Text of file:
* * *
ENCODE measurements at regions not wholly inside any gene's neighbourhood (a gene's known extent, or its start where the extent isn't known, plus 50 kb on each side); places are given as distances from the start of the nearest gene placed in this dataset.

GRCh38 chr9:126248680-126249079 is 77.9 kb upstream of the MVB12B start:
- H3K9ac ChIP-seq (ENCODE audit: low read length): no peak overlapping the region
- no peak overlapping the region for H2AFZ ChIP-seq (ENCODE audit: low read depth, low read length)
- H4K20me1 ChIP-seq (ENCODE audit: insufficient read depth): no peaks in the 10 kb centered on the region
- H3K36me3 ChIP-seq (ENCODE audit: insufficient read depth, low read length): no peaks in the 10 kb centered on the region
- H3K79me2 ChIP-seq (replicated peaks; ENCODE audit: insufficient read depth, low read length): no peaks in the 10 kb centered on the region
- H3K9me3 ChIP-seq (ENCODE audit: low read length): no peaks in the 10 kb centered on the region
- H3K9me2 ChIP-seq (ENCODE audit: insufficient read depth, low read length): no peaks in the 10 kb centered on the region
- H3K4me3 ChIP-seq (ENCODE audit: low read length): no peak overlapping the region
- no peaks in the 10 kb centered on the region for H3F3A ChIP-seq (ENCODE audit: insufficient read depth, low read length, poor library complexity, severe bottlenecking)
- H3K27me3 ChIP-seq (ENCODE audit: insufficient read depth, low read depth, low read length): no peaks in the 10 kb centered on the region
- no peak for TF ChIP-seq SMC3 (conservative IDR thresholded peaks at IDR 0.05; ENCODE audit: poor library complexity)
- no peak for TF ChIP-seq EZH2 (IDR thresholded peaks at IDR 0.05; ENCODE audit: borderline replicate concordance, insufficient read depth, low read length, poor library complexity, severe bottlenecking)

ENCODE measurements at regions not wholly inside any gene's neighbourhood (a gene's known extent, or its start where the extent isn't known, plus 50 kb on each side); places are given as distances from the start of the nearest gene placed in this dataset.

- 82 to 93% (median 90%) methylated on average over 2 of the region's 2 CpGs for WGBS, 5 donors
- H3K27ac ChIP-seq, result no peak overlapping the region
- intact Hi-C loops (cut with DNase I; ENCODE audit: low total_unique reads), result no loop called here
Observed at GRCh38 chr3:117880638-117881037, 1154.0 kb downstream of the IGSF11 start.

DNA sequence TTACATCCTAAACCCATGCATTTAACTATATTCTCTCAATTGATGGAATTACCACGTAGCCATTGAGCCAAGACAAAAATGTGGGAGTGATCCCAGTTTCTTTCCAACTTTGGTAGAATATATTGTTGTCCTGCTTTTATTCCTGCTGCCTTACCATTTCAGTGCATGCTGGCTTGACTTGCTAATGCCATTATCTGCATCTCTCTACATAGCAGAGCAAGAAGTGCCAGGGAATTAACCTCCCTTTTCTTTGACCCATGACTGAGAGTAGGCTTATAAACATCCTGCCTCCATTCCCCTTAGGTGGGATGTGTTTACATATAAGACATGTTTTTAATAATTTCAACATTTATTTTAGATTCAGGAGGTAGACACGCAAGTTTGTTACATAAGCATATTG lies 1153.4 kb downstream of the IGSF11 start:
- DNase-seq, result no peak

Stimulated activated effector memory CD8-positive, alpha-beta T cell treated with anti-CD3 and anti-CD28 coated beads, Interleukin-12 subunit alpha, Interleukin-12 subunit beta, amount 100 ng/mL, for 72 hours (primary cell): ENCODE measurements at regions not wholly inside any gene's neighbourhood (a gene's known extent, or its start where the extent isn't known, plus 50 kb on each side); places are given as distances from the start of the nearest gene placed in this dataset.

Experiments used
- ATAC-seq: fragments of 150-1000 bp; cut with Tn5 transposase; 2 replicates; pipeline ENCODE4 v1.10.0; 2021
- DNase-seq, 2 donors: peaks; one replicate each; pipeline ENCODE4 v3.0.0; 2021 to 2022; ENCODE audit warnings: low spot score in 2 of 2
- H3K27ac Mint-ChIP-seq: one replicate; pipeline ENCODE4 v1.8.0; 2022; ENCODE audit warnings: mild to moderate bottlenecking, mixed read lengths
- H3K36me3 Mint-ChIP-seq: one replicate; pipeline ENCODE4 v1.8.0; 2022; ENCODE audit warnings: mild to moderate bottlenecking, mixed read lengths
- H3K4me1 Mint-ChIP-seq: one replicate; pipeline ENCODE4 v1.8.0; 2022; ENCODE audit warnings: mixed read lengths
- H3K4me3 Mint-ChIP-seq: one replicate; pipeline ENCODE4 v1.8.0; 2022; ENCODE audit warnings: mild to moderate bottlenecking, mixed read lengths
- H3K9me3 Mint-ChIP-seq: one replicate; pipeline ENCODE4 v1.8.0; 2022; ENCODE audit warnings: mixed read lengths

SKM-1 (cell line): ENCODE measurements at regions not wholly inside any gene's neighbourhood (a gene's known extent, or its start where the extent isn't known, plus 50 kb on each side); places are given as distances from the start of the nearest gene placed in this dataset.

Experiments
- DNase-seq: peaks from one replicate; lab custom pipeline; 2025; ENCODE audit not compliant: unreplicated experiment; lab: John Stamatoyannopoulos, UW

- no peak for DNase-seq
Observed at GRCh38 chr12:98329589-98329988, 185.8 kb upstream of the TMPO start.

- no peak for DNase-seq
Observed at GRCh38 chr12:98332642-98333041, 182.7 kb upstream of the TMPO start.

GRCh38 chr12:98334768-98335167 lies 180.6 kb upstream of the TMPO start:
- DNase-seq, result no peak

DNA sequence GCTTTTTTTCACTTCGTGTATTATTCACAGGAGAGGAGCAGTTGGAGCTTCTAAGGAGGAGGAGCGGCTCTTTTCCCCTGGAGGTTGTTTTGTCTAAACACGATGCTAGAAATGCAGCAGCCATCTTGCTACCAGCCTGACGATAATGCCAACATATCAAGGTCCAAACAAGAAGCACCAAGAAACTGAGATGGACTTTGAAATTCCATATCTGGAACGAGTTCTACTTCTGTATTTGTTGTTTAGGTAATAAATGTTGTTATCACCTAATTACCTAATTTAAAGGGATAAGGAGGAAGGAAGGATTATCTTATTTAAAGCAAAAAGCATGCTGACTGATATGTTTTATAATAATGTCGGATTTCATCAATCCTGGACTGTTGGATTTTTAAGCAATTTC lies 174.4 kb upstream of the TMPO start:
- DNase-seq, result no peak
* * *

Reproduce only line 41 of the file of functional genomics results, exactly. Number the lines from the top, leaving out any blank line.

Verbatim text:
- DNase-seq, result no peak